The BBB is a completely different beast, and I’m afraid it is only appropriate for schooled Linux embedded systems professionals or those hobbyists that aspire to be one.
In good condition!
Received the the board with a small disappointment, the board was marked with E14 instead of Beaglebone.org, but it seems to be performing up to expectations. Since we are working with several units utilizing the same program, there appears to be a delay in processing speed, although not conclusive.
Our programming demands a lot from the little board mostly due to heavy utilization of 7 of the PWM channels, both EQEPs, and a couple of ADCs as well. So far it has lived up to my expectations and needs for the simulator project. The final test will be how well it communicates data with another BBB and the main server computer.
It does have limitations in the PWM channels as it cannot produce higher frequency PWMs in multitude (3kHz x 6). Dropping to 2kHz cleaned up the signals sufficiently for use. This has not injected any audible noise into the hydraulics.
In all, I am pleased with the selection of the Beaglebone Black for our peripheral control.
As we have toasted 4 of these units due to overvoltage/surge conditions, I highly recommend using isolated circuitry to protect the delicate little critter. We are controlling 12 VDC valve coils, 240 VAC hydraulic pump motor, a 0-5 vdc sensor, 5 VDC quadrature encoders and more all via WiFi. So proper signal conditioning is critical.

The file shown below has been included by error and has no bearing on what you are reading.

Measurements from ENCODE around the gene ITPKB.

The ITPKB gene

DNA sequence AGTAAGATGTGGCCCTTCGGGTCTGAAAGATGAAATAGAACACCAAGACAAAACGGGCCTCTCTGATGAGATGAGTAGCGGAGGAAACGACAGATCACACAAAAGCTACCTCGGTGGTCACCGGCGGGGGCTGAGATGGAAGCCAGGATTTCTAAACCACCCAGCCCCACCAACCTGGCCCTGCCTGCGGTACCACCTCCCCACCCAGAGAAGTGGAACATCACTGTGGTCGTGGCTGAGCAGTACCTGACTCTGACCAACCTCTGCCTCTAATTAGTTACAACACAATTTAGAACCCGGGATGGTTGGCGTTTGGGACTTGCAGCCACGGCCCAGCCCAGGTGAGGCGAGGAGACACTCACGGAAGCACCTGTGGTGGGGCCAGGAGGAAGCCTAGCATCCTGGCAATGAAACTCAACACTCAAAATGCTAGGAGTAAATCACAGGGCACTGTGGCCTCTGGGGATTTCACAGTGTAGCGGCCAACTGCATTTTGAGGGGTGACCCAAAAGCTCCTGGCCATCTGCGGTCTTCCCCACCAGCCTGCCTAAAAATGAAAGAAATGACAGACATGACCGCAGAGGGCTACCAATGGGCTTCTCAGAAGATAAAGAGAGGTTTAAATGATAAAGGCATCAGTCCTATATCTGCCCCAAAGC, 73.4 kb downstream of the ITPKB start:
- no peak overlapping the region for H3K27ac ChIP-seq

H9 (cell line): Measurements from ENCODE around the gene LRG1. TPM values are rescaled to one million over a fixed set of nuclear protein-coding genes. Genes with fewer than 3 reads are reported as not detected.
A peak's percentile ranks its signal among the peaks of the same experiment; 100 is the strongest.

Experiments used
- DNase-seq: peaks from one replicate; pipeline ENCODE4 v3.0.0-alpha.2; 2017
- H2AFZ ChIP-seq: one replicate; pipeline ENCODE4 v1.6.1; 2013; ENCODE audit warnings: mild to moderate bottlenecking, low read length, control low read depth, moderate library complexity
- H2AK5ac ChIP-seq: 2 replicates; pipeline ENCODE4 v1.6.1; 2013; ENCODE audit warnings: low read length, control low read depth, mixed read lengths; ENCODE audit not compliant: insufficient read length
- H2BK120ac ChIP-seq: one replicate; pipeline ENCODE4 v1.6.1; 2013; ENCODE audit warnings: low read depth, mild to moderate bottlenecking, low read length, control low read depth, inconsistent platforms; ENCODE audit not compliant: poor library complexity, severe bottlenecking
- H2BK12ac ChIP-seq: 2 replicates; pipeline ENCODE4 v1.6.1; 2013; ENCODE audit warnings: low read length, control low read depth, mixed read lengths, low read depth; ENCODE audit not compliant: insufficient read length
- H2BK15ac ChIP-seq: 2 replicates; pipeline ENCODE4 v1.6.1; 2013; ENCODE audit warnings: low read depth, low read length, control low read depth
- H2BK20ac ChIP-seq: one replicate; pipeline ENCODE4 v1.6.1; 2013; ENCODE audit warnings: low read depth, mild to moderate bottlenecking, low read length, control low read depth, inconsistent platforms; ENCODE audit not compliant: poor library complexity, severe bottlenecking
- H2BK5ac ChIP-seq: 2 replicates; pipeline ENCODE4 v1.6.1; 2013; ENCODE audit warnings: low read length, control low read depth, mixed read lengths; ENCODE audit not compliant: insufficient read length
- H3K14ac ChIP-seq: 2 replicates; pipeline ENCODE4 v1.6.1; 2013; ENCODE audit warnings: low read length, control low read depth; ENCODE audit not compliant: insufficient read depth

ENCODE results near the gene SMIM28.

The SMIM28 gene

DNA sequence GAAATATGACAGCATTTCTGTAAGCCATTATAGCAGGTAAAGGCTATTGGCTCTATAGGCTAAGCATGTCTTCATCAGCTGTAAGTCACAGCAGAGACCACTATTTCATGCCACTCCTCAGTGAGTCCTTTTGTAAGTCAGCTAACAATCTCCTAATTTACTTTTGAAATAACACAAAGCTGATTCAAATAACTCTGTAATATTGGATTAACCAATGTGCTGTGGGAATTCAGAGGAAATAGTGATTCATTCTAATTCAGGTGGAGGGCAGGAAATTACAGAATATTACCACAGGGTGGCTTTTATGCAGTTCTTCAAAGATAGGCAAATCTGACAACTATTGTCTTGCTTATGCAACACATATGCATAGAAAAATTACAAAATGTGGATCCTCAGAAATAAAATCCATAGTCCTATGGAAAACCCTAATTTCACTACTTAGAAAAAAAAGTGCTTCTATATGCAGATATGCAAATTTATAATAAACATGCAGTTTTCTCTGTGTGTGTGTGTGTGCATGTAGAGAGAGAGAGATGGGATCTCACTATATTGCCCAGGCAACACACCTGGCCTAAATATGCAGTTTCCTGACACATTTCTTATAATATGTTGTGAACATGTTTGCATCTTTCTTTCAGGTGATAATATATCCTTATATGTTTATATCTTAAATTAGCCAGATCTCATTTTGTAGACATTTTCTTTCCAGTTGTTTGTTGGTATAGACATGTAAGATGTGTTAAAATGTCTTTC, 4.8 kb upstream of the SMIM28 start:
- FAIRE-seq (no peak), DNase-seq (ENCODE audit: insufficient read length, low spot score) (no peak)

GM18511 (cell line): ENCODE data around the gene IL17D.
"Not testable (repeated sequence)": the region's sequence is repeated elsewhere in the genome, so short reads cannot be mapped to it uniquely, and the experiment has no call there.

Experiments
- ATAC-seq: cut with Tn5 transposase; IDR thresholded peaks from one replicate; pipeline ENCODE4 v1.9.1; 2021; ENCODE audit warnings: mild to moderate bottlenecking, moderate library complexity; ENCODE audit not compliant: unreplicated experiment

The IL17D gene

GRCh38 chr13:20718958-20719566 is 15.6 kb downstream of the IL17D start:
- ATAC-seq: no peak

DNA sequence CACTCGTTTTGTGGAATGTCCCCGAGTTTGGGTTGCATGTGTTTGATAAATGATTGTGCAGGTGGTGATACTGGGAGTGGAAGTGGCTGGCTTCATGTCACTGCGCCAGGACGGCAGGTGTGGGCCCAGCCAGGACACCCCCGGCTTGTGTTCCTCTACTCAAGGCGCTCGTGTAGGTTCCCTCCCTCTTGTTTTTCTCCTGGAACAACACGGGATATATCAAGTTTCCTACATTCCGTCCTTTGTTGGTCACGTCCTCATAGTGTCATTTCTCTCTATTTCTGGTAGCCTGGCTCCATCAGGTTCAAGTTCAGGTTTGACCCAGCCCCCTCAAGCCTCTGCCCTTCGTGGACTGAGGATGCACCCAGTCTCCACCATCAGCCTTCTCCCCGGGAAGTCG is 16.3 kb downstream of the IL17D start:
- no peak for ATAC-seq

It has broad possibilities for application, and I highly recommend it for more complicated projects that require more PWMs, ADCs, and EQEPs that most low end SBCs cannot handle.
Thanks to Sparkfun for carrying it and shipping in such a rapid manner.
0 of 1 found this helpful:
You know how you you start your schematics with a top level page and you place a CPU block and a power block etc. Well I’m going to make a Beaglebone schematic object and just bang that on whenever I need a CPU/RAM/ROM in a design from now on. Excuse me now, I’m just going to lie on my hammock for a while.
Initially when getting started with the BBB, a computer’s COM port should be able to supply enough power to the BBB through the mini-B cable. By default, the board will boot up, the LED power indicator light up, and the other LEDs blink in a pre-set pattern within 10 seconds. The LEDs will still blink after the sequence. Assuming that you installed the drivers, you should be able to move on to step 3 in the getting started guide http://beagleboard.org/getting-started . After clicking on the link, you should see a green block indicating that you are connected with a similar message before the Beagle Bone Support documentation :
Your board is connected! BeagleBone Black rev 0A6A S/N 0414BBBK2301 at 192.168.7.2
Note: Internet Explorer will not work to view the web server example.
Want to update your image or there is a corrupt image on the BBB? Here is a quick guide with information on reimaging your BBB:
1.) Download the Latest BBB Image
There were a few tutorials online that explained how to reimage the BBB: